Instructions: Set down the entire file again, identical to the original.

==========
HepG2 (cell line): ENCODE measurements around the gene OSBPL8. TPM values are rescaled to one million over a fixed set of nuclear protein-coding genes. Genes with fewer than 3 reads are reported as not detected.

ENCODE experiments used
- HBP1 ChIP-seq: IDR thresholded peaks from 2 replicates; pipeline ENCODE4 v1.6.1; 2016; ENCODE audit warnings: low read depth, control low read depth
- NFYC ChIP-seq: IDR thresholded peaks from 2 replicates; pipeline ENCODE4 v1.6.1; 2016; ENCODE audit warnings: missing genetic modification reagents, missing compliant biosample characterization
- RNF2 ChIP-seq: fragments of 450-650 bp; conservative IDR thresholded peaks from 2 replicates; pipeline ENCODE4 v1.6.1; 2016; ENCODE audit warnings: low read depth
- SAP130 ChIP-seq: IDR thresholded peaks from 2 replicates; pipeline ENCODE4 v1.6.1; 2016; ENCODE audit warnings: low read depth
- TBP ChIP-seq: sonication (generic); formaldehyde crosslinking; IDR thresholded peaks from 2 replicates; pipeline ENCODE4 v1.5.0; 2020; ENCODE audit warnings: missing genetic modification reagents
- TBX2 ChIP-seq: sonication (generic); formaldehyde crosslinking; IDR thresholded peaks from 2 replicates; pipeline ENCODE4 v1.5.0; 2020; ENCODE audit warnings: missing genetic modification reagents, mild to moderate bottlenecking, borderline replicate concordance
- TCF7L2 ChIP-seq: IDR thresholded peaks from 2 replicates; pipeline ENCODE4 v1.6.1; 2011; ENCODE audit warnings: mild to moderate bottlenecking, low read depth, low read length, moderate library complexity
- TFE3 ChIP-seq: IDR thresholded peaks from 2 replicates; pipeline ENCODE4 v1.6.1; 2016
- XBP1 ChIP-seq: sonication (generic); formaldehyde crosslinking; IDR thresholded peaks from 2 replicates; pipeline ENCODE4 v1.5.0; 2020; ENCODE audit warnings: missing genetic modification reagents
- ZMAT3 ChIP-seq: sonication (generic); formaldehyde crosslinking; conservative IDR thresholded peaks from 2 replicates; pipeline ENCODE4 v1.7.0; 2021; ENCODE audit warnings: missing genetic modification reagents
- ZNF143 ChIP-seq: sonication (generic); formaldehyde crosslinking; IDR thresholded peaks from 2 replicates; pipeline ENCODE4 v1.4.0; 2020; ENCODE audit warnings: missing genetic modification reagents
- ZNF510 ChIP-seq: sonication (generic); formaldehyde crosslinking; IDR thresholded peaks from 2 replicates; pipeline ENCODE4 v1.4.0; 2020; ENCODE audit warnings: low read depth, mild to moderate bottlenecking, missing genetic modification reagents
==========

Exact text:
HepG2 (cell line): ENCODE measurements around the gene OSBPL8. TPM values are rescaled to one million over a fixed set of nuclear protein-coding genes. Genes with fewer than 3 reads are reported as not detected.

ENCODE experiments used
- HBP1 ChIP-seq: IDR thresholded peaks from 2 replicates; pipeline ENCODE4 v1.6.1; 2016; ENCODE audit warnings: low read depth, control low read depth
- NFYC ChIP-seq: IDR thresholded peaks from 2 replicates; pipeline ENCODE4 v1.6.1; 2016; ENCODE audit warnings: missing genetic modification reagents, missing compliant biosample characterization
- RNF2 ChIP-seq: fragments of 450-650 bp; conservative IDR thresholded peaks from 2 replicates; pipeline ENCODE4 v1.6.1; 2016; ENCODE audit warnings: low read depth
- SAP130 ChIP-seq: IDR thresholded peaks from 2 replicates; pipeline ENCODE4 v1.6.1; 2016; ENCODE audit warnings: low read depth
- TBP ChIP-seq: sonication (generic); formaldehyde crosslinking; IDR thresholded peaks from 2 replicates; pipeline ENCODE4 v1.5.0; 2020; ENCODE audit warnings: missing genetic modification reagents
- TBX2 ChIP-seq: sonication (generic); formaldehyde crosslinking; IDR thresholded peaks from 2 replicates; pipeline ENCODE4 v1.5.0; 2020; ENCODE audit warnings: missing genetic modification reagents, mild to moderate bottlenecking, borderline replicate concordance
- TCF7L2 ChIP-seq: IDR thresholded peaks from 2 replicates; pipeline ENCODE4 v1.6.1; 2011; ENCODE audit warnings: mild to moderate bottlenecking, low read depth, low read length, moderate library complexity
- TFE3 ChIP-seq: IDR thresholded peaks from 2 replicates; pipeline ENCODE4 v1.6.1; 2016
- XBP1 ChIP-seq: sonication (generic); formaldehyde crosslinking; IDR thresholded peaks from 2 replicates; pipeline ENCODE4 v1.5.0; 2020; ENCODE audit warnings: missing genetic modification reagents
- ZMAT3 ChIP-seq: sonication (generic); formaldehyde crosslinking; conservative IDR thresholded peaks from 2 replicates; pipeline ENCODE4 v1.7.0; 2021; ENCODE audit warnings: missing genetic modification reagents
- ZNF143 ChIP-seq: sonication (generic); formaldehyde crosslinking; IDR thresholded peaks from 2 replicates; pipeline ENCODE4 v1.4.0; 2020; ENCODE audit warnings: missing genetic modification reagents
- ZNF510 ChIP-seq: sonication (generic); formaldehyde crosslinking; IDR thresholded peaks from 2 replicates; pipeline ENCODE4 v1.4.0; 2020; ENCODE audit warnings: low read depth, mild to moderate bottlenecking, missing genetic modification reagents